When Roger Federer arrived at the 2019 US Open, a lot of fans wondered what kind of baggage he would be carrying with him. Just one month before, he had endured a devastating loss to Novak Djokovic in the Wimbledon men’s final.
I’m a huge Federer fan, and I found it more difficult to let go of his loss than Federer reportedly suggested it was for him. With two championship points in hand, he somehow managed to betray his stupendous talent and give up the points when they mattered most—even though he played better than Djokovic (even Djokovic admitted this). Federer won 14 more points than his opponent, but in the end, that didn’t matter. Because in tennis, it’s the big points that count.
At the time, it struck me that business leaders, too, can learn some important lessons from that memorable Wimbledon final.
Sigmund Freud drew our attention to the fact that we might be wired to master disappointment rather than to seek fulfillment. Babies demonstrate this propensity when they repeatedly throw their toys out of their cots, and then cry about it. You pick the toy up and hand it back to the infant, and they do it again. And again. It’s as if they can’t stop. Yet as adults, learning how to exorcise this impulse—what Freud coined a “daemonic trait”—is key.
You can start this process by using self-talk. According to research, most of us are far more comfortably harping on our shortcomings than giving ourselves compliments. So, rather than defaulting into auto-pilot mode and letting your self-saboteur take over, practice getting comfortable spending time in a winning mindset so that you’re ready to face those big moments feeling—and acting—like a champion.
It’s well established that we carry memory in our bodies and muscle tissue. Likewise, the experience of winning takes the form of “embodied cognition.” This means that like any habit or skill, it can therefore be practiced and reinforced.
So, where do business leaders play into all of this? For entrepreneurs who often experience serial failure and defeat, this principle is particularly relevant.
Methodologies like growth mindset use self-talk to achieve a positive mentality, such as repeating a phrase like “I can and will win!” to yourself. When facing competition or high-stake decisions, repeating “You’ve got this,” to yourself can also help guide you to make better decisions. Addressing yourself using your own name can further help you feel this attitude of success and winning as a full-bodied conviction. You’re training your body and your mind to achieve your goals.
There’s a common mistake many of us make when practicing self-talk: focusing on what not to do instead of stating what how we must act in the moment. Research has demonstrated that this is especially true in tennis, but the principle applies to business leaders entrepreneurs. When you’re at a match point moment with your business or project, your self-talk should be “Hit your best serve now!” not “Don’t hit the net, whatever you do!”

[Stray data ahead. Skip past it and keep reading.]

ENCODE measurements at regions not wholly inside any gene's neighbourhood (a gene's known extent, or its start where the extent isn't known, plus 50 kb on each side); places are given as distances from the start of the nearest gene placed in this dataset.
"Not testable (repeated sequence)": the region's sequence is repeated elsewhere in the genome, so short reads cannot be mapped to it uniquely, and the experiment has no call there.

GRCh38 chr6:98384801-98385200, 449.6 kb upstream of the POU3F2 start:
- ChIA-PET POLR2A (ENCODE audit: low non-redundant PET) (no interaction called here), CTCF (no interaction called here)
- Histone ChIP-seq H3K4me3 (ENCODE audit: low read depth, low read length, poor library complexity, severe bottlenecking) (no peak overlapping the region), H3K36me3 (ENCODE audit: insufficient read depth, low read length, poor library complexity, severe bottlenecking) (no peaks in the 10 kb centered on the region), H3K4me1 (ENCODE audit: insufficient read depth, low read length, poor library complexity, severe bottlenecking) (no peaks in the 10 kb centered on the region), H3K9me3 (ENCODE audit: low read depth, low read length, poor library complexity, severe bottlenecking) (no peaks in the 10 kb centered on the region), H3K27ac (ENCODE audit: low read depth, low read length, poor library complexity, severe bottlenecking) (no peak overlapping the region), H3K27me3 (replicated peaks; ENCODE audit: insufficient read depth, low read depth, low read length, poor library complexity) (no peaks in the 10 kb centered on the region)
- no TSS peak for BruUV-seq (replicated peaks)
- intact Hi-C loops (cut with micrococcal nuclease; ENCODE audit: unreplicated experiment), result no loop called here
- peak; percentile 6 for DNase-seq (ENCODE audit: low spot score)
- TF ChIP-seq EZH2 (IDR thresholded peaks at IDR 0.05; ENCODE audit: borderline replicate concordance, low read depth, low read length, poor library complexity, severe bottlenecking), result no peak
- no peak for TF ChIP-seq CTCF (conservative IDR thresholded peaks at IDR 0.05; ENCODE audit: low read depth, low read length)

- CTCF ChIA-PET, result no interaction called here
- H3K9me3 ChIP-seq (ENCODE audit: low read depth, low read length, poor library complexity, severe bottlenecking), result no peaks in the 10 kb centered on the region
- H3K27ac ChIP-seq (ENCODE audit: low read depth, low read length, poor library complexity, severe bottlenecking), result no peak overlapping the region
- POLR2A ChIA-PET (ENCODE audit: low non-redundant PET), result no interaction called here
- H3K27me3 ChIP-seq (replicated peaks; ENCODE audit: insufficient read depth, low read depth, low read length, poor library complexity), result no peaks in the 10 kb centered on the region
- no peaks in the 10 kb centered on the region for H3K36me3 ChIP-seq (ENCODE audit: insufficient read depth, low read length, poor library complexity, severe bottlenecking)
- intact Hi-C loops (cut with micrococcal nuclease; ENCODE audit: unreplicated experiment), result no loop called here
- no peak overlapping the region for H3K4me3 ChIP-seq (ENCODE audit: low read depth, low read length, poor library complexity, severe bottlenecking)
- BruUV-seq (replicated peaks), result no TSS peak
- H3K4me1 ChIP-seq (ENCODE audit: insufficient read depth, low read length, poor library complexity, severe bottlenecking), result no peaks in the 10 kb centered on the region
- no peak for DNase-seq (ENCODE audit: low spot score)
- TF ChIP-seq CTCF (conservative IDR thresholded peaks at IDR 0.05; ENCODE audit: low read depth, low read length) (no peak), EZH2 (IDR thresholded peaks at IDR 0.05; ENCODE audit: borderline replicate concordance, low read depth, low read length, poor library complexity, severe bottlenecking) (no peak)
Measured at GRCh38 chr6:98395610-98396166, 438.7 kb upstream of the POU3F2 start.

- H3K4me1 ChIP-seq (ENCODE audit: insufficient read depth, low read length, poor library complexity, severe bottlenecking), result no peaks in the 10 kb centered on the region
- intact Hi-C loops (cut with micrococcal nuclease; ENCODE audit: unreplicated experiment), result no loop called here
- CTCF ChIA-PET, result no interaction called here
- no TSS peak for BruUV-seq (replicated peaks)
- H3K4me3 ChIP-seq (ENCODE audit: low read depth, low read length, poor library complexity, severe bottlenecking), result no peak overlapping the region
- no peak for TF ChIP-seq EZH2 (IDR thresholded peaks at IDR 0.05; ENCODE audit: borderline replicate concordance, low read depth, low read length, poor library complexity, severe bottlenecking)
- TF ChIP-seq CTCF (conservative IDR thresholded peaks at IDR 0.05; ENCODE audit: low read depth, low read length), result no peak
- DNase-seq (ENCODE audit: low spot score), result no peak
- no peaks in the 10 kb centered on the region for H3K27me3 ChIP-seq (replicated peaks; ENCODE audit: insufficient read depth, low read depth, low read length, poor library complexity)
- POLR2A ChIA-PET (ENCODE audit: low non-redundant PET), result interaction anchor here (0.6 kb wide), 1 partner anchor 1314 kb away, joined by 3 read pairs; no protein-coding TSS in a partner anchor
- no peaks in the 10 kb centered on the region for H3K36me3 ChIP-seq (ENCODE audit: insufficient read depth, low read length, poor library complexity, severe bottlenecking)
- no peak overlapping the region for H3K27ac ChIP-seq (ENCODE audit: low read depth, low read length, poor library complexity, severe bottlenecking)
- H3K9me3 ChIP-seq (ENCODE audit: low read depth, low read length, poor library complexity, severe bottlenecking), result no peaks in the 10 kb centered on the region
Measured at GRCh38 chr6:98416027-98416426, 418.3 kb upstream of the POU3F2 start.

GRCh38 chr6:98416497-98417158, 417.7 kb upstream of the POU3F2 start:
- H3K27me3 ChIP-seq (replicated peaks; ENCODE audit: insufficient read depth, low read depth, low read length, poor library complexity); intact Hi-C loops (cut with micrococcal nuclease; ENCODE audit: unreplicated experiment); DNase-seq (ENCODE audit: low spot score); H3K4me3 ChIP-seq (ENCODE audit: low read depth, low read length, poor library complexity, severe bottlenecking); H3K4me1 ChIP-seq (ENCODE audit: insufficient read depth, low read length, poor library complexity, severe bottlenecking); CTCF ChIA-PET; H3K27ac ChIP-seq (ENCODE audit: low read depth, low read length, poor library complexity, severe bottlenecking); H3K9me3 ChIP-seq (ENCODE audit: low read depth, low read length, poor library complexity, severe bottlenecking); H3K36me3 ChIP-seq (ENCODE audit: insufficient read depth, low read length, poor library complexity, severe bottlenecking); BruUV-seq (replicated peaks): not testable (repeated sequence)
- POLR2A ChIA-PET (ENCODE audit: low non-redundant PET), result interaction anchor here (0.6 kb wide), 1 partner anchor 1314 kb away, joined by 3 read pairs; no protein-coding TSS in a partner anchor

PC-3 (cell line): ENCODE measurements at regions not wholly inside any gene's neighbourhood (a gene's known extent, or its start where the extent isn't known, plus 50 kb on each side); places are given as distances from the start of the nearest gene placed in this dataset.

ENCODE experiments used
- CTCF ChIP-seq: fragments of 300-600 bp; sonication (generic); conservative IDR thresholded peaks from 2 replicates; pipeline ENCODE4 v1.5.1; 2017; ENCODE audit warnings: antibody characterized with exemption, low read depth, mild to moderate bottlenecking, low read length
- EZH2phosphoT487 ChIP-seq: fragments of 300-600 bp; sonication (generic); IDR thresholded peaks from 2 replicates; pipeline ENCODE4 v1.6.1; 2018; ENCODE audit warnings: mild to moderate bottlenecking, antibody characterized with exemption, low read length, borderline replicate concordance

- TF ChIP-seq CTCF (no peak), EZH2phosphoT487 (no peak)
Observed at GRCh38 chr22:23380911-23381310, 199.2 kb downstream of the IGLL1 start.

For most of us, telling ourselves things like, “Don’t spend too much!” or, in the case of a lot of entrepreneurs, “Do not expose this insecurity when asking for funding!” might make you do exactly the opposite. So, focus on what you will spend, or what message you will convey to a potential funder.
The idea with a growth mindset is that if you practice it regularly, it becomes automatic. And the more focused you are on positively tackling your objectives and making progress, the more likely you are to succeed in doing just that.
In my 2017 book I explain how embodying the personality of a successful person will increase your chances of success.
Djokovic admitted to doing this at his Wimbledon match with Federer. When asked how he dealt with a crowd so obviously calling for his opponent’s victory, he said he just imagined that they were rooting for him instead. He did this so emphatically that he reportedly said that when the crowd was chanting “Roger! Roger!” he managed to hear “Novak! Novak!”
If you’re feeling anxious before a big meeting, give it a try. Imaging switching identities mentally. Or, practice before closing a big deal, like Djokovic does. Start by thinking of a person or celebrity you admire. Whose nerves of steel do you wish you had right now? Who would be the best person to deftly handle this high-pressure negotiation? If, for example, you’re an admirer of Steve Jobs, you might approach your business pitch through his lens, perhaps incorporating strategic time off into your corporate plan, or using elaborate analogies and symbolism to convey your company purpose.
Djokovic is a firm believer in visualization. Before games, he visualizes how he wants a match to go, and he visualizes himself playing the actual person he is about to face. He visualizes how he will win, and how it will feel.
In sports especially, imagery can improve muscle strength and overall performance. And I believe it can help entrepreneurs, too. You might use imagery to boost your confidence that you can become a leader in the market, even if you’re an underdog. You might also imagine how you would deal with something you are not good at—like keeping records or filing paperwork, for example—and realize that the best move would be to hire someone else to do it.